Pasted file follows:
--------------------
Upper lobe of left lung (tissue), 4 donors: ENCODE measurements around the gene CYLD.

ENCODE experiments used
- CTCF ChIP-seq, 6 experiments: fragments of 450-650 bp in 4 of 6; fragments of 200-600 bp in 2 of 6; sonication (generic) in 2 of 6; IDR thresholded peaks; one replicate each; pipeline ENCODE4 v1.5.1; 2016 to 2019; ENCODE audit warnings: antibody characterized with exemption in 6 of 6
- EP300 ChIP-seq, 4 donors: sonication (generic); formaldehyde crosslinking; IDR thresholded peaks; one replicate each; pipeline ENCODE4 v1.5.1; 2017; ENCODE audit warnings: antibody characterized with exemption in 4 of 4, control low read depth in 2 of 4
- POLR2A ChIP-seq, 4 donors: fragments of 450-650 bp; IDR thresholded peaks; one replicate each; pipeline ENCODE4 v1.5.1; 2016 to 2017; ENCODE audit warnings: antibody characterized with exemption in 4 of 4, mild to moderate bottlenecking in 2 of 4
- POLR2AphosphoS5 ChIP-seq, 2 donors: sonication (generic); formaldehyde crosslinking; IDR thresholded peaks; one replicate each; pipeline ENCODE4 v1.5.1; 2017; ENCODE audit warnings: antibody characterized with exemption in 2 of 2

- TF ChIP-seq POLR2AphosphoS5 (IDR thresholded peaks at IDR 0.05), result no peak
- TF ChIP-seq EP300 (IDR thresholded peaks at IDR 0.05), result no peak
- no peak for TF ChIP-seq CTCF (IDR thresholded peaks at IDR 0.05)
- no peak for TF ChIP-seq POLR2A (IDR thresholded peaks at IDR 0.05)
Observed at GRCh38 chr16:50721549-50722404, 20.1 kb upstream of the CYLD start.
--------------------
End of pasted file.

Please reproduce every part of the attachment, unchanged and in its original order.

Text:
Upper lobe of left lung (tissue), 4 donors: ENCODE measurements around the gene CYLD.

ENCODE experiments used
- CTCF ChIP-seq, 6 experiments: fragments of 450-650 bp in 4 of 6; fragments of 200-600 bp in 2 of 6; sonication (generic) in 2 of 6; IDR thresholded peaks; one replicate each; pipeline ENCODE4 v1.5.1; 2016 to 2019; ENCODE audit warnings: antibody characterized with exemption in 6 of 6
- EP300 ChIP-seq, 4 donors: sonication (generic); formaldehyde crosslinking; IDR thresholded peaks; one replicate each; pipeline ENCODE4 v1.5.1; 2017; ENCODE audit warnings: antibody characterized with exemption in 4 of 4, control low read depth in 2 of 4
- POLR2A ChIP-seq, 4 donors: fragments of 450-650 bp; IDR thresholded peaks; one replicate each; pipeline ENCODE4 v1.5.1; 2016 to 2017; ENCODE audit warnings: antibody characterized with exemption in 4 of 4, mild to moderate bottlenecking in 2 of 4
- POLR2AphosphoS5 ChIP-seq, 2 donors: sonication (generic); formaldehyde crosslinking; IDR thresholded peaks; one replicate each; pipeline ENCODE4 v1.5.1; 2017; ENCODE audit warnings: antibody characterized with exemption in 2 of 2

- TF ChIP-seq POLR2AphosphoS5 (IDR thresholded peaks at IDR 0.05), result no peak
- TF ChIP-seq EP300 (IDR thresholded peaks at IDR 0.05), result no peak
- no peak for TF ChIP-seq CTCF (IDR thresholded peaks at IDR 0.05)
- no peak for TF ChIP-seq POLR2A (IDR thresholded peaks at IDR 0.05)
Observed at GRCh38 chr16:50721549-50722404, 20.1 kb upstream of the CYLD start.